I have found in my testing that there is no lag and the whole experience is very fluid with plenty of RAM to play music from apps of my choice. As android services come in only at 300MB, the remaining 700MB has been issued to be more than enough to play from the native music app. One caveat however, is that with the recent firmware, the ability to download previously unsupported apps now means that users who download unnecessary and endless apps can outstrip RAM supply. Thus, it should be mentioned that only necessary and key apps be downloaded to enable this audio device to play without performance issues.

The Battery

The battery of the Fiio X7 comes in at 3500 mAh, a 200 mAh increase compared to the Fiio X5 2nd Gen DAP. Through daily testing, the average battery life experienced was 8 hours which did improve to 9 hours with reduced brightness, no Wi-Fi and Pure Music mode.

The X7 device takes up to 4 hours to charge from the mains but significantly longer through the USB output on a laptop or computer.

While battery life is not too bad, it could definitely be improved in a next gen device. 

Sound Quality

To start off with, the sound impressions are all done with Fiio’s stock IEM amplifier module (which can be disassembled with the provided screwdriver). Note that in the future, more interchangeable amp modules are likely to come into fruition; all of which, will undoubtedly bear an impact on not only sound but also the power output of the X7.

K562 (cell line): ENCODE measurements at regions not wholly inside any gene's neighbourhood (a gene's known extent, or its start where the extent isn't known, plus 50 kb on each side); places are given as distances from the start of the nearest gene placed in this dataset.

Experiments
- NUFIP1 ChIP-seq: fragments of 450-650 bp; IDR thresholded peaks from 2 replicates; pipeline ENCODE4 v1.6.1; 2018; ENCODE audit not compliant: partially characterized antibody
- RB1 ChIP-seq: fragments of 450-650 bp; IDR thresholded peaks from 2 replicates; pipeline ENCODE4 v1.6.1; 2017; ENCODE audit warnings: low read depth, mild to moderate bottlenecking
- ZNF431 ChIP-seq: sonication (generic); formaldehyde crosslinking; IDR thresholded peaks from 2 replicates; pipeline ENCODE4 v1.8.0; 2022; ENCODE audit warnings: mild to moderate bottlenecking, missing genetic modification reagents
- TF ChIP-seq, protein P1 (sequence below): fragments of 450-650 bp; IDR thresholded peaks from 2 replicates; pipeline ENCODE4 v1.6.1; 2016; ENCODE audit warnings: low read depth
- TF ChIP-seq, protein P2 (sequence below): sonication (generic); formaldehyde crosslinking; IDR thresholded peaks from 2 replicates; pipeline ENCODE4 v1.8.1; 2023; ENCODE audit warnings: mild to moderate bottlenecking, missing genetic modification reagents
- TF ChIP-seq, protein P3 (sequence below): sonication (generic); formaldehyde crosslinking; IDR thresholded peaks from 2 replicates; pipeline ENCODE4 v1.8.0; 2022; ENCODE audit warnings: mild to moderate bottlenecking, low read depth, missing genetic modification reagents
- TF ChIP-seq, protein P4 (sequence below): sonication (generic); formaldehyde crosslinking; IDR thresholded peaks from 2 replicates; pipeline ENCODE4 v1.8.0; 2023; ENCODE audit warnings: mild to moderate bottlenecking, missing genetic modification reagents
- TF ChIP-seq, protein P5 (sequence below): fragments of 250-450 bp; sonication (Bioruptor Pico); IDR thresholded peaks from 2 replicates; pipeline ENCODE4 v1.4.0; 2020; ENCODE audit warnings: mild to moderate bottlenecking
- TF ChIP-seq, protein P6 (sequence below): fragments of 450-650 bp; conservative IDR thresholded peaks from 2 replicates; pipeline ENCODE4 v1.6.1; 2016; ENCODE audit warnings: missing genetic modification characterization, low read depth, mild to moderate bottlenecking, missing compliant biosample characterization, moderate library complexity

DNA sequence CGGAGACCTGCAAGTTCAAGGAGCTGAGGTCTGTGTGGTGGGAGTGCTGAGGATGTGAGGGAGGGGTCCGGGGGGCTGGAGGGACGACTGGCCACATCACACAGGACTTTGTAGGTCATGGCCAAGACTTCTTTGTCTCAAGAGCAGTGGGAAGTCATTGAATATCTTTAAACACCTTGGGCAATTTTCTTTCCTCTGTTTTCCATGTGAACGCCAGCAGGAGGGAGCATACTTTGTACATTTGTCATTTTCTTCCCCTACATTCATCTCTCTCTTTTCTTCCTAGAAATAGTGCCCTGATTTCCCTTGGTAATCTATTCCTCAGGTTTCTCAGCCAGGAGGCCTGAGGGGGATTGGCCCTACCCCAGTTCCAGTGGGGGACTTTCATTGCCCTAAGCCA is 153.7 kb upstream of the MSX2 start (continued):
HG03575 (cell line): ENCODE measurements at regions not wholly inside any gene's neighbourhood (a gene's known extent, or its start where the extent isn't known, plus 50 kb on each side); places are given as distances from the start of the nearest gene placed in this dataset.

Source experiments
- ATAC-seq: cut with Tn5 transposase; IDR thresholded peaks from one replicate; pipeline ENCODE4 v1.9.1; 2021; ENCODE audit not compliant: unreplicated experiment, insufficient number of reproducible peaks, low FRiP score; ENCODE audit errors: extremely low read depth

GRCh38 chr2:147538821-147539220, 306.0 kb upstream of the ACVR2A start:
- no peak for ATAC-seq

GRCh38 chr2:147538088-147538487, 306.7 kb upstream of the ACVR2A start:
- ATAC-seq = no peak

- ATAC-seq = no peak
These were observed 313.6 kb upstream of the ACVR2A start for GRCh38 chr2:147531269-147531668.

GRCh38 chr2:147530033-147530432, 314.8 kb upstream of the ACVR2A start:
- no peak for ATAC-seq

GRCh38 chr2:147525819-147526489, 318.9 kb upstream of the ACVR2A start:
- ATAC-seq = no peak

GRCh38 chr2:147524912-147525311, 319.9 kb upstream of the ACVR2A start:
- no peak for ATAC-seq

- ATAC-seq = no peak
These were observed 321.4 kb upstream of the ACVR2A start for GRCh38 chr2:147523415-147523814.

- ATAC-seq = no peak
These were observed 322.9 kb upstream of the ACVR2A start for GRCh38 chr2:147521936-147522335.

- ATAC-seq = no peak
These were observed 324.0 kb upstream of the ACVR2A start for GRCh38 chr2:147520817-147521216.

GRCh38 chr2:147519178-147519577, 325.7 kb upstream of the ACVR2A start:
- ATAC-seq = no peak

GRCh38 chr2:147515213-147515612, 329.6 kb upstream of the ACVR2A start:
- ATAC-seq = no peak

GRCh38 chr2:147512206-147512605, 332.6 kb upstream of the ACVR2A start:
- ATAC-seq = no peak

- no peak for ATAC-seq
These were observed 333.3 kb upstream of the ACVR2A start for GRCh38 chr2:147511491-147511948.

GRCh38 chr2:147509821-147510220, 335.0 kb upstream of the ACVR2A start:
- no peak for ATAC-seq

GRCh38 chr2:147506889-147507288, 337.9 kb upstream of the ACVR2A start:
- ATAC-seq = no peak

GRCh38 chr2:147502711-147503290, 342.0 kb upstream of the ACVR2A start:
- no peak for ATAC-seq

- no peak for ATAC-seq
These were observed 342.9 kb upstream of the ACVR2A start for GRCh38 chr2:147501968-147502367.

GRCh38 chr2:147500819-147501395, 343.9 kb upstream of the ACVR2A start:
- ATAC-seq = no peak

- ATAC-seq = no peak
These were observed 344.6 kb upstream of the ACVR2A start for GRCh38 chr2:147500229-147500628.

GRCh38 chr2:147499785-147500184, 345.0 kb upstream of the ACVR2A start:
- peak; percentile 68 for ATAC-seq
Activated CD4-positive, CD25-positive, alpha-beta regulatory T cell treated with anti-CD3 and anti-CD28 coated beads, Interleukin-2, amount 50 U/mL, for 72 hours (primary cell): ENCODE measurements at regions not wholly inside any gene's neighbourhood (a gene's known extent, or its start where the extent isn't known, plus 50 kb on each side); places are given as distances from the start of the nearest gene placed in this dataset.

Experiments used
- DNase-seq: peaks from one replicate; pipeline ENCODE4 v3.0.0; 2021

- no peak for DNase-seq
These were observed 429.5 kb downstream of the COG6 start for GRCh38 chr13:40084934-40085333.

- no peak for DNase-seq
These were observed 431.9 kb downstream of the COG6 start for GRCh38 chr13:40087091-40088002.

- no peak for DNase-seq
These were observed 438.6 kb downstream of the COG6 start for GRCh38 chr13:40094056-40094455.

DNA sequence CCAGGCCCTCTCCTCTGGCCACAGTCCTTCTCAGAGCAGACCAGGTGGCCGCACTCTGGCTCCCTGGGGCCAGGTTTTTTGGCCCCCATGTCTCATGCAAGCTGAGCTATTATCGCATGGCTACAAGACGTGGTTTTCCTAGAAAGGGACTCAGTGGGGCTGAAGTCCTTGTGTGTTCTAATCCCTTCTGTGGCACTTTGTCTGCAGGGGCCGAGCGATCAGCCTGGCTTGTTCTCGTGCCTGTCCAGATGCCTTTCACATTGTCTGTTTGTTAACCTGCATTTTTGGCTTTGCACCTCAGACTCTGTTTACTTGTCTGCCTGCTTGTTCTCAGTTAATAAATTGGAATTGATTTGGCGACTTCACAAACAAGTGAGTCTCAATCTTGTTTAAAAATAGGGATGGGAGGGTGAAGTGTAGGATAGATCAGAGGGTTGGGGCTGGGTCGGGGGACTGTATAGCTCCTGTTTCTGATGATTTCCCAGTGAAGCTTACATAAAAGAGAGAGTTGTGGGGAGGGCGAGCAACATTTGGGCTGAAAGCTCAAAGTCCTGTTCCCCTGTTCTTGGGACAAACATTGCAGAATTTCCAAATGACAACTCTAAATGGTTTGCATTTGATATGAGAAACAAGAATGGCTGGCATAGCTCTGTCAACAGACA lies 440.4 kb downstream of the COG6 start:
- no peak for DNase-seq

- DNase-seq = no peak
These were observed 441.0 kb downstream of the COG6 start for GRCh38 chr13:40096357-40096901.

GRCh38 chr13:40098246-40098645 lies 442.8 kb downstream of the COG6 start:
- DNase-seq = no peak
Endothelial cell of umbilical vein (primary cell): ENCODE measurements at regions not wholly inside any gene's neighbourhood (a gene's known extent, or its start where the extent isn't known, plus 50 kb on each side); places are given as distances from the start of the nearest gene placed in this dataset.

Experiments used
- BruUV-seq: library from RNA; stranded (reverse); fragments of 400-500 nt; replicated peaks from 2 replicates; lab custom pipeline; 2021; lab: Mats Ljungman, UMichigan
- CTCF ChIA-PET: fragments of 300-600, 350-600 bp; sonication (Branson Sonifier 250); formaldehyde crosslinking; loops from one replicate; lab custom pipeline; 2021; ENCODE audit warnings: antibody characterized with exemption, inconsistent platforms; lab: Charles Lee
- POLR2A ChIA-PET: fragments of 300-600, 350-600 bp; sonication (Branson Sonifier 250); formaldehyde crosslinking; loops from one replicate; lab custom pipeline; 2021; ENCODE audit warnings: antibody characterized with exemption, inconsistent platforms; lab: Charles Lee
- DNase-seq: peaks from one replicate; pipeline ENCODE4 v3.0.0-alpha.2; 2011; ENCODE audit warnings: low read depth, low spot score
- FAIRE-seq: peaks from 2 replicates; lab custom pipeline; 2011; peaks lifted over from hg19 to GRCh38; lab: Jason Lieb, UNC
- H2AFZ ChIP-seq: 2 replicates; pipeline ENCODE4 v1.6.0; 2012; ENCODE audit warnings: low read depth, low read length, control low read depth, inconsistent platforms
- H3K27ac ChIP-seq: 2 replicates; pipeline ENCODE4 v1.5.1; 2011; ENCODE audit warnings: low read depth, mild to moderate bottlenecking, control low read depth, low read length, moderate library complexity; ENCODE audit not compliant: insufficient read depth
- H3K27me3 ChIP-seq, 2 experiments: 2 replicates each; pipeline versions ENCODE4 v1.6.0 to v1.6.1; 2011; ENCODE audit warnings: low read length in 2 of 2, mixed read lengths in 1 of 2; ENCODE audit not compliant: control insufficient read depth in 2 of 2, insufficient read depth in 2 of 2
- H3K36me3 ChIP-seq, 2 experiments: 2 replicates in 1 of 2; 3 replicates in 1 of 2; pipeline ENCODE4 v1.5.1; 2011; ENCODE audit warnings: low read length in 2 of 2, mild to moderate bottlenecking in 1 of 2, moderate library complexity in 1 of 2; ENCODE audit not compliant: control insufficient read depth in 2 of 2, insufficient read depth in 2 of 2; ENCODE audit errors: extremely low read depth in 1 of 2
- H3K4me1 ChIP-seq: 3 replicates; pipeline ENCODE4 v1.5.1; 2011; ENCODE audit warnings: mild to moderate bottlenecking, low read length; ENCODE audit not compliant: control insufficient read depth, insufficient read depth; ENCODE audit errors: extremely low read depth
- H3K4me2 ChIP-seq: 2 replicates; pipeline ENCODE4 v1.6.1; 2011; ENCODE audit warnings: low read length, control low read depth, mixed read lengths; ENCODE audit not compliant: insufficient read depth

Immediately, the ES9018S DAC renders an evenly balanced sound signature that is neither colored nor unfaithful. Frequencies are well-presented with a neutrality that constitutes the backbone of the X7 sound. That is not to say that the sound is clinical or boring because that it isn’t. Rather, the clean macro-dynamics and slightly smooth character of the X7 instills some musicality that aids in the overall long-term listening experience. Bass notes are fast and yet full, mids are intelligible with some warmth and treble extends well with good detailing.

Compared with the X5 2nd Generation, the X7 shares a similar signature but boasts better instrument separation, detailing and a more neutrally-tuned sound. In terms of imaging, I am impressed with the three-dimensional soundstage of the Fiio X7 which is not only decent in width but also in the dimensions of height and depth. Instruments and vocals are well-separated which the X7 manages to do slightly better than its X5 2nd Generation predecessor. Next to the DX90 however, the latter possesses a slightly wider soundstage, albeit with similar levels of separation.